I offer you my own Anthropocene-inspired reviews using the tight Booklist word count! (A fun quick write exercise for students (or playful writers) too):

This Morning. I was fully prepared to do Teddy’s morning walk: I had a podcast cued up and earbuds charged; a tank top and joggers, left conveniently, on the floor next to my bed– ready to wear collection. But, Teddy-the-adorable-fluffy-personal-trainer is in high demand! He trotted off with Ben before I could get my feet on the floor. Awake, and rested, and presented with new possibilities for the morning, I hopped on my yoga mat. Delicious stretch! Deep, centering breaths. Letting (more) go. Enjoyed a hot coffee with my Starbucks Almond and Oat Non-Diary Caramel Macchiato Liquid Coffee Enhancer (that name is so gob smackingly pretentious, but it’s so delicious!). Got the Wordle in three tries: impressive! Overall, I’d give this morning a solid 4 and half stars (for the missed the walk in the woods!)

Beach vacation. Sand flats, flip-flops, tide is high, salt water, time off, barefoot. Northumberland Strait, lobster rolls, read and fetch, Tomohawks, bonfires, freckles. Marshmallows, peaceful place, reading books, swimming. Breathe the air! Sea glass, local brews (Tatabrew & Leo), poker-face, Isaac’s omlettes, hose your feet, Jerk chicken, tired doggy, lighthouse! Birthday lunch, old friends, haskap berries, sweet earth, doodle duo. Beach vacay? 5 stars! (Writer’s craft move: all evidence, unexplained: A list of what makes a perfect 5!)

Walks with Teddy. It has been scorching lately– 39 degrees Celcius (literally, in the shade.) That calls for a leisurely walk through the woods so as not to overheat Teddy (or me, for that matter), but he is only minimally slowed by heat. Slow walks are for flip-flops instead of sneakers– I like barefoot, or as close to it, as much as possible, all summer. I listen to a podcast (Arm Chair Expert is my clear favourite), moving slowly and feeling part of the conversation. I breathe more deeply; inhaling fresh air, earth, flowers. When coaxed to (finally) slow down, Teddy gets busy sniffing it all in too! Walking with Ted is always 5 stars, although accumulated evidence may vary by season, weather, or location.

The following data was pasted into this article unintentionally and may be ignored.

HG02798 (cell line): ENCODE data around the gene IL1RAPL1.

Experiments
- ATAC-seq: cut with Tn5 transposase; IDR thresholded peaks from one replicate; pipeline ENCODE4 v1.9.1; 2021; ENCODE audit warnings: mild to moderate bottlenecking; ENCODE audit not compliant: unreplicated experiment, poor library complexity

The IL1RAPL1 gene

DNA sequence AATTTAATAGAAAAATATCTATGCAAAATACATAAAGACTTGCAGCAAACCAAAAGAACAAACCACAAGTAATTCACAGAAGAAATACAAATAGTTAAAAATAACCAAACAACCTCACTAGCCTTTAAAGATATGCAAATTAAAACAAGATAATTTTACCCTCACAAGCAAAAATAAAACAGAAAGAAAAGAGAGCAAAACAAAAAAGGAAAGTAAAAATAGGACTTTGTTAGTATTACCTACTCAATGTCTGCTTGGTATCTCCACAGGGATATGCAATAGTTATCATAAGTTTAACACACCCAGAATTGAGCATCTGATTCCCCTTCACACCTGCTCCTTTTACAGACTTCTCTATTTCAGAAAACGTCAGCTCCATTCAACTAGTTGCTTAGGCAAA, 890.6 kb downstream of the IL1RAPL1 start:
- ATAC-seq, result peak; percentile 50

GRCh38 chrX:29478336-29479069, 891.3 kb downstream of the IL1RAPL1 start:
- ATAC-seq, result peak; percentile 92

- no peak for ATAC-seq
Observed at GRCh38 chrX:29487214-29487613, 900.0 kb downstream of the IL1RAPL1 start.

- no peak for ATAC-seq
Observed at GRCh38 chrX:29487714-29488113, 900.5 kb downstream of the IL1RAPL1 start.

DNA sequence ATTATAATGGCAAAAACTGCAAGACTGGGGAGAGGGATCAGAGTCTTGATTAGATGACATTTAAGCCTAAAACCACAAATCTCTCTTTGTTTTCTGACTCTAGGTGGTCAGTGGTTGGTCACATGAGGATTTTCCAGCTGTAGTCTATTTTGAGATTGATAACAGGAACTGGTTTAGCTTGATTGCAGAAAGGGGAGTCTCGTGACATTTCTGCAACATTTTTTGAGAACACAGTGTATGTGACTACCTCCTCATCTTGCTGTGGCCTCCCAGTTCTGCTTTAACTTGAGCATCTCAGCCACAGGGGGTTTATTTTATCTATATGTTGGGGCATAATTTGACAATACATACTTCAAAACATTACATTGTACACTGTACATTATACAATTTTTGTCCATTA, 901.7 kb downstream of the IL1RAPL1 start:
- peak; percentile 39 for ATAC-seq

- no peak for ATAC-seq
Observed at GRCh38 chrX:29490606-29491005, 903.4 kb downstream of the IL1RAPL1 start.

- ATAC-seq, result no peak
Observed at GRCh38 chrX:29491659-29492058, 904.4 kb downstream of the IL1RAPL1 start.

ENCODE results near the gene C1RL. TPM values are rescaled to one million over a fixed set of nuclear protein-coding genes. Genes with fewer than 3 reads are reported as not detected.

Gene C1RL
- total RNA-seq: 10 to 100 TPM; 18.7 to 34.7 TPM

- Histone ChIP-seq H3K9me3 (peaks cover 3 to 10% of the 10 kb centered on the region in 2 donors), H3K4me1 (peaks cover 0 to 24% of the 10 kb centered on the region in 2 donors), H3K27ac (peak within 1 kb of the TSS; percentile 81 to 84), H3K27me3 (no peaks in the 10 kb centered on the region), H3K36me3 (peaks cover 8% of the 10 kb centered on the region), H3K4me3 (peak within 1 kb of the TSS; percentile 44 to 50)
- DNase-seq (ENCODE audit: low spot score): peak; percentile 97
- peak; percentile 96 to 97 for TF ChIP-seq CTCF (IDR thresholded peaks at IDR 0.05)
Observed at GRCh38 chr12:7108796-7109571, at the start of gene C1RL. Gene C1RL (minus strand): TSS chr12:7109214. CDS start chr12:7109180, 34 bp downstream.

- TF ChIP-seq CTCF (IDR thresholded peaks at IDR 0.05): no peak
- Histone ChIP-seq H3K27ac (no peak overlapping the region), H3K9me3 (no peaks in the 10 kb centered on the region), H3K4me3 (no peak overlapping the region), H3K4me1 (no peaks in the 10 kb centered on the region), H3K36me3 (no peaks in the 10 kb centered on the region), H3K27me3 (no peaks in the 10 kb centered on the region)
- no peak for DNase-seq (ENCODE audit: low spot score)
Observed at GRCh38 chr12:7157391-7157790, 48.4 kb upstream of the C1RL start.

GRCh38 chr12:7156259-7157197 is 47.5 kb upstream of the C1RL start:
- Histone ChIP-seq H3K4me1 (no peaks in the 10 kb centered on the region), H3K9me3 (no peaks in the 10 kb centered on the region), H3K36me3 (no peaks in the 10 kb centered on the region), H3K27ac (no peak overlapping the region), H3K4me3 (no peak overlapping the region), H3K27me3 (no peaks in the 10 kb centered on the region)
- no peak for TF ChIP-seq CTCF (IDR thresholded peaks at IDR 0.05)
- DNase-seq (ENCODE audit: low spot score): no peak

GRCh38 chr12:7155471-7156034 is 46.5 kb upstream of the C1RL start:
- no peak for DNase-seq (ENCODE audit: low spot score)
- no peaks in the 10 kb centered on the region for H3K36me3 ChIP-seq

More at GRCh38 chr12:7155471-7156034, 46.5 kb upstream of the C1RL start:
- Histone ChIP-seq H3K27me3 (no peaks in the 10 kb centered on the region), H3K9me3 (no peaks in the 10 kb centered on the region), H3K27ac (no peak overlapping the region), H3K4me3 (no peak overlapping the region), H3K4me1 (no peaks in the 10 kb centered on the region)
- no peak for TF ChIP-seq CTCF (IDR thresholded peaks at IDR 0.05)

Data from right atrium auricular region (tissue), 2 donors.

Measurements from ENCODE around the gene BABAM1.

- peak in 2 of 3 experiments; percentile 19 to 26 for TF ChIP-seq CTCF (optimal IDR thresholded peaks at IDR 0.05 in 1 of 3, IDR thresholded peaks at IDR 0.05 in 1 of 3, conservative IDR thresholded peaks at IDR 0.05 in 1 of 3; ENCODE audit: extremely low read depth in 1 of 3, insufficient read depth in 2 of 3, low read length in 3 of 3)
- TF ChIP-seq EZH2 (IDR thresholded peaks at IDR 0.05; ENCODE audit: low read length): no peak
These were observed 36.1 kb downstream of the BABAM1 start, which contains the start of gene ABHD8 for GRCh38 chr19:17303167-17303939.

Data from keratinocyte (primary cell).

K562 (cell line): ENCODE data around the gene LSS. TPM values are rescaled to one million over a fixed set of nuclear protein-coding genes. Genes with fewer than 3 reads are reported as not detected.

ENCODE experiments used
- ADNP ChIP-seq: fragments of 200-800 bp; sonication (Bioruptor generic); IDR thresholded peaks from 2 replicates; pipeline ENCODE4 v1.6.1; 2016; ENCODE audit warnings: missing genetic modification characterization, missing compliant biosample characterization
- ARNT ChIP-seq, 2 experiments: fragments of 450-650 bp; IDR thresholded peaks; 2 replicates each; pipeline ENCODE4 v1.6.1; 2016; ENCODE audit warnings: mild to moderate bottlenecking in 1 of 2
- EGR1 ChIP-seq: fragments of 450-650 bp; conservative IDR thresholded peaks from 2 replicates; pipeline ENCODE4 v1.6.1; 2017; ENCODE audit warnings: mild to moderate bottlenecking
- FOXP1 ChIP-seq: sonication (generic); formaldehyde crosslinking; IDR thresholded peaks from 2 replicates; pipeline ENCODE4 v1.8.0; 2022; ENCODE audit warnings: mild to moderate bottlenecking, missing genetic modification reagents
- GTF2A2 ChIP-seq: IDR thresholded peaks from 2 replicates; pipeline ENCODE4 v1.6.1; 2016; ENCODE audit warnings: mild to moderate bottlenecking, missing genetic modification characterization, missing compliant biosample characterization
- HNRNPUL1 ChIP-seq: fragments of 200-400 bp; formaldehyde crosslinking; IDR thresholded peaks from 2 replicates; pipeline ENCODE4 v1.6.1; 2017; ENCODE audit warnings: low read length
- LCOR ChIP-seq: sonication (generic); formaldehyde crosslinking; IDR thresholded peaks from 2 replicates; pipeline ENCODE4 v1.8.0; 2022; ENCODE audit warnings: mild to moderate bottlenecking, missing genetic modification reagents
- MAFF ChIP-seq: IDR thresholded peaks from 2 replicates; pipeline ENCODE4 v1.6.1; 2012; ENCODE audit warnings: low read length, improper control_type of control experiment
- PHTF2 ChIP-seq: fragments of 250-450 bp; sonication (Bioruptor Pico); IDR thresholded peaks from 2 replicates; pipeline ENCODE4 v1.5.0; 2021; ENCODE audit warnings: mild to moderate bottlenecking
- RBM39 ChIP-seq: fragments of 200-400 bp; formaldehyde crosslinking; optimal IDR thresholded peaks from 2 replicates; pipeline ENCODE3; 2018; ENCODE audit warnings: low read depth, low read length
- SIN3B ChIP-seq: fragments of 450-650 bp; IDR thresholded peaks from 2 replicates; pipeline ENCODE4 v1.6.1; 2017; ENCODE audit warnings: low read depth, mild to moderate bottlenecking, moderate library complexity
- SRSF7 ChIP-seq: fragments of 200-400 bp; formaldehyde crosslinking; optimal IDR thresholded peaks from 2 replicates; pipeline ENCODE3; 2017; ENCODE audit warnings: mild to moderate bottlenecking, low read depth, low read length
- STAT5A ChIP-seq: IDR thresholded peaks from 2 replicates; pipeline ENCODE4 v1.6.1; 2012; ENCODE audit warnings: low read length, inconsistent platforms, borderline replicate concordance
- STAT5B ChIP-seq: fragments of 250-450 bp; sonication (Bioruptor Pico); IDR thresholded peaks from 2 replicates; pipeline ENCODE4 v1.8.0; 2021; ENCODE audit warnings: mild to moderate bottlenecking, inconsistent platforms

Lunch with a special friend. I needed to connect with someone special in person yesterday, because texting doesn’t give hugs, and sometimes you really need them, and I have really missed hugging, and it was truly lovely. The day sizzled but we were cool ladies in sundresses (love an excuse to get a little more dressed up on a summer day!) the waitress complimented us as we arrived. We had a nice umbrella-ed table at The Lighthouse, with a view of the Wolastoq, enjoyed a Tickle Fight and savoured every last morsel of lunch; watermelon salad and flatbreads. We shared recommendations for documentaries to watch and podcasts to listen to. We connected, we talked, we hugged. A blistering hot 5 stars.